Monday 23 April 2012

Research Versus "The Anecdote"

This is a post about the challenges of communicating research findings which have to go up against compelling but unrepresentative anecdotal stories, taking as an example the anecdotal attack on the family courts.

My colleague Peter Clarke used to joke that his students would "never let the facts get in the way of a good argument". In this post, I offer some thoughts on the difficulty that researchers often have in dispelling myths when they have to challenge an established public or media narrative that is supported by the all-powerful anecdote. Just as facts didn't stop Peter's students' arguments, research can struggle to overcome the rhetorical appeal of the anecdote. To paraphrase Peter, the media and the public "never let the research get in the way of a good anecdote".

Why anecdotes are compelling and research is not

Anecdotes have a number of qualities which make them great stories. First, they have human interest – we get to learn about a real person and to pry into their personal experience in some way. Second, they are usually quite simple – events unfold in an understandable way, and the consequences are easily explained. Third, they are believable because they (at least supposedly) actually happened. And finally, anecdotes are usually dramatic and extreme – after all, that’s why the story is being told. It’s like the news – only unusual or dramatic events are worthy of being reported, so you never hear:

“This morning, a woman got into her car, drove to work, and arrived there 20 minutes later without incident. On arrival, she picked up the post, made a coffee and started work. In other news, James Smith aged 8 has successfully learnt the six times table.”

Those aren't news stories, and they wouldn't be good anecdotes, because they are normal events. On the other hand, car accidents or mail bombs are news and would make great anecdotes - they are dramatic and extreme.

Research struggles to compete with any of this, no matter how interesting it is. But if the research is relevant and well done, why should this be?  Part of the reason might be that research findings rarely have any of the qualities that anecdotes display.

Most research does, in fact, have a huge amount of human interest, which seems like a good starting point. But the problem for researchers is that we struggle to tell people about the human interest in our findings because, for ethical reasons, we anonymise our work and try to make sure that the people who help us with our work are not identifiable in what we say about it – so we don't talk about individual people and we don't reveal personal experiences.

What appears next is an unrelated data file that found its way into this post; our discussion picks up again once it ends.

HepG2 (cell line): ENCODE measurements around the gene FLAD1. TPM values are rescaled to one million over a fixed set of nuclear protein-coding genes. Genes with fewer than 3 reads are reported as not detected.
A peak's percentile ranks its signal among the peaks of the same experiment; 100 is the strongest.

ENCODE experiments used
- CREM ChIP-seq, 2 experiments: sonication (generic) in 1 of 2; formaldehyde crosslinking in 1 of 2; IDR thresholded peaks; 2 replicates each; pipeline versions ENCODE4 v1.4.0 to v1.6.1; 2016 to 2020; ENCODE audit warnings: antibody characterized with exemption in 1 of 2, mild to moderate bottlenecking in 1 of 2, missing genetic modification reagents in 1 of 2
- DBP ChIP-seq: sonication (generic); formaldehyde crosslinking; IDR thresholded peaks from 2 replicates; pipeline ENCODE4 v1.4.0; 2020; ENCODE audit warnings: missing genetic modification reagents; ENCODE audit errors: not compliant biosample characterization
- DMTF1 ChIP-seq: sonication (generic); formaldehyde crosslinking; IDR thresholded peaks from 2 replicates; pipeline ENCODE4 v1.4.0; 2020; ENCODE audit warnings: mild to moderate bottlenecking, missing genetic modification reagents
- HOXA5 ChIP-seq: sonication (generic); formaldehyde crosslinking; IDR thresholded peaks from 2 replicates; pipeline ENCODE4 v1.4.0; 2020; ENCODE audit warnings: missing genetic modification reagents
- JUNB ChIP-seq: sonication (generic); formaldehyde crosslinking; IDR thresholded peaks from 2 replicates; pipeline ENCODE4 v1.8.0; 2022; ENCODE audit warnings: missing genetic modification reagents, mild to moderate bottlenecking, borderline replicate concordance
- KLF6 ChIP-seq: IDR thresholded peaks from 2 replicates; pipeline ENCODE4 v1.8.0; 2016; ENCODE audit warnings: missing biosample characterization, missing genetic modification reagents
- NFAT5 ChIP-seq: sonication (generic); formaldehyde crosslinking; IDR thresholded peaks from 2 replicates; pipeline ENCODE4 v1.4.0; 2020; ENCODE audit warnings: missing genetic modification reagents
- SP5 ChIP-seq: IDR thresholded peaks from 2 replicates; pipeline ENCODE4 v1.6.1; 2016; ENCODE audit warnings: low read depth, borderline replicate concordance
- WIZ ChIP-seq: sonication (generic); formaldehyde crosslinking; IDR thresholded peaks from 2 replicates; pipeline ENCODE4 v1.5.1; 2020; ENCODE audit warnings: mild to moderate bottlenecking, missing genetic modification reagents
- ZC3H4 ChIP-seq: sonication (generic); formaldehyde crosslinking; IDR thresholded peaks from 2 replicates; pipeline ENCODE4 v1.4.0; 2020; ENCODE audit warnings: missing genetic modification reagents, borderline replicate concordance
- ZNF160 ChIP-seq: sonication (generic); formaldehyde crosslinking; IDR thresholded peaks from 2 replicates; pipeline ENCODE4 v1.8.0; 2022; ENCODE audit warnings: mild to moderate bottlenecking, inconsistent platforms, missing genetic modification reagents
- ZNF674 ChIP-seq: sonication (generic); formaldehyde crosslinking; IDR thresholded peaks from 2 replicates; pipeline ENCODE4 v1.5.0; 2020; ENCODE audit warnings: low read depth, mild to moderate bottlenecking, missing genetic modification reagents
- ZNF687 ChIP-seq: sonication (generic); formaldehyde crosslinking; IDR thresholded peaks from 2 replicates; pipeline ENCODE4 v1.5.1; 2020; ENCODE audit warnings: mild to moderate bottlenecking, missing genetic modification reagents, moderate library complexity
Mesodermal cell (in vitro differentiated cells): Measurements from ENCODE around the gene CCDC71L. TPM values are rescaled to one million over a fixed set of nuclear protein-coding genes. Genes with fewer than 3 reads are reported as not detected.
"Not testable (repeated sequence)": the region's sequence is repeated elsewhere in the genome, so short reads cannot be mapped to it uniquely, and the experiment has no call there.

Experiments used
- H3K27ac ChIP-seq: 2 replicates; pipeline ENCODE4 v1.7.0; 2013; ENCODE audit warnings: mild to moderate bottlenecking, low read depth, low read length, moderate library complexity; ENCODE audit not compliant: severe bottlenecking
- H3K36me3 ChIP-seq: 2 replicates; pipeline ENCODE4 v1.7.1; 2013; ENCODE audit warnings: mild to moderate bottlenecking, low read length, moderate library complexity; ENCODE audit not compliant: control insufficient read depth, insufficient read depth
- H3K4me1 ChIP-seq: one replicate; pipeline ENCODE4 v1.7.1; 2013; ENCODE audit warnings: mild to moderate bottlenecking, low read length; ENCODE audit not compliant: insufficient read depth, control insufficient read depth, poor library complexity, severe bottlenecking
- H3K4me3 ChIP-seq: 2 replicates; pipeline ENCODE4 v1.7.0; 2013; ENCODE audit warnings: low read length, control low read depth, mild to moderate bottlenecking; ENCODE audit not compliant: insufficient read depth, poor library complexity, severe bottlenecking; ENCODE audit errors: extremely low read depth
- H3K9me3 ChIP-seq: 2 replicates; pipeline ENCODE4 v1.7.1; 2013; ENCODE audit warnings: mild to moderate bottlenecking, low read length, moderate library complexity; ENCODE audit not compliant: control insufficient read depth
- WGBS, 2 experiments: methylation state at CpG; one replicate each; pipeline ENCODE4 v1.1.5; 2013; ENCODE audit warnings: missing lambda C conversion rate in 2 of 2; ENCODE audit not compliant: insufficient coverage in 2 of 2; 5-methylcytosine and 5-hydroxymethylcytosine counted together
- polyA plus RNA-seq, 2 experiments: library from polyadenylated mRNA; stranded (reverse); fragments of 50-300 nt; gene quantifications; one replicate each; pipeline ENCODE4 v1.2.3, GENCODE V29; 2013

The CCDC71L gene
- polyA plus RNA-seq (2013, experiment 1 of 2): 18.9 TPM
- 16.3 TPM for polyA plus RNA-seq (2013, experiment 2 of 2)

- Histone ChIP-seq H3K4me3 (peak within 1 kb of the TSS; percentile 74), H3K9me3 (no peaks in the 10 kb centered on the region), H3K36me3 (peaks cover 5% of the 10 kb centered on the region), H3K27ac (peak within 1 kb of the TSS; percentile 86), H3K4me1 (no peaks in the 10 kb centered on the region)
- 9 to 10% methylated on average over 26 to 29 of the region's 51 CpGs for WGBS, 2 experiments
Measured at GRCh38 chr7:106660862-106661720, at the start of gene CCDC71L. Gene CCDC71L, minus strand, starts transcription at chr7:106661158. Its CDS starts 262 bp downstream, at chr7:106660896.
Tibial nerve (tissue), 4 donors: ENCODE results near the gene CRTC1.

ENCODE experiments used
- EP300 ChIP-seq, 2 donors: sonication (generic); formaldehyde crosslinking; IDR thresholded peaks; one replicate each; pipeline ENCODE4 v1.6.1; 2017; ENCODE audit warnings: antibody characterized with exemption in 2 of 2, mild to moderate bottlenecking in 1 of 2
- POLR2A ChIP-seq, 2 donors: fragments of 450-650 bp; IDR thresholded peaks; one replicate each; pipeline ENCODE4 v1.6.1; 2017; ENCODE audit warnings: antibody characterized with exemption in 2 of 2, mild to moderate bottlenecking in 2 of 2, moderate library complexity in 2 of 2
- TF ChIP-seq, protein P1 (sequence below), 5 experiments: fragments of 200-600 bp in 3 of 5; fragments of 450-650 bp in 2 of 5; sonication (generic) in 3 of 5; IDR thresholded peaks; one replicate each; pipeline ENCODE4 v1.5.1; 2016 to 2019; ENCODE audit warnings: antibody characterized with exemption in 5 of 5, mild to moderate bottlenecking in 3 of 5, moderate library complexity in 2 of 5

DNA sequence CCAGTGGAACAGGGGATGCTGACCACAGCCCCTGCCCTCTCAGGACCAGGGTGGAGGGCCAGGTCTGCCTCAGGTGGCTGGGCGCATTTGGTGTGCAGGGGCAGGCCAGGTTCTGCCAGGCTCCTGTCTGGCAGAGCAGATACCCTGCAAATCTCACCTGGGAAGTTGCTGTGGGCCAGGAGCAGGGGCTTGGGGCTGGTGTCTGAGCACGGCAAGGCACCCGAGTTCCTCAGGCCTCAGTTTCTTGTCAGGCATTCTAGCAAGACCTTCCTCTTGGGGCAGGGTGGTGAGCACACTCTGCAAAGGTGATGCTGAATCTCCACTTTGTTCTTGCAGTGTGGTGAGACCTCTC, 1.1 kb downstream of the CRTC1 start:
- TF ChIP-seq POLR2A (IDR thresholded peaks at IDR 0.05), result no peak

Then there’s the problem that research findings are rarely simple. We find complicated things, and as researchers we are nervous about over-simplifying what our evidence shows. When asked a question about our findings, often the instinctive (but perhaps unhelpful) response for many of us is: “well, it depends”. We find it almost painful to have to give straightforward answers, in case we look like we are misrepresenting the evidence.

Research ought to be believable, though – but perhaps the problem is that the way we try to convince people that our findings can be trusted is to tell them about our methodology – and let’s face it, that’s boring. Anecdotes don’t have to convince you of their veracity, because they come pre-stamped as being “actual events”, whereas research is an overview which can be harder to understand if you aren’t a professional researcher.

And then finally, dramatic and extreme? No, research findings are rarely dramatic or extreme. In fact, a lot of the time what we see is the exact opposite – we’re finding empirical confirmation of normal and everyday things. If you did research on people’s morning routines, most people’s would be as unexciting as my non-news story of a woman’s drive to work.

So all of this means that researchers can find it hard to give their findings traction in the public consciousness, particularly when there’s a good anecdote or two which contradict what the researcher is trying to say. Sometimes these mismatches between empirical reality and anecdotal rhetoric are annoying but insignificant - but at other times, they are dangerously misleading and potentially very damaging.

I'm going to use the second half of this post to illustrate what can happen when anecdotes trump research by taking an example from my area of research, the family justice system.

A practical example - the family courts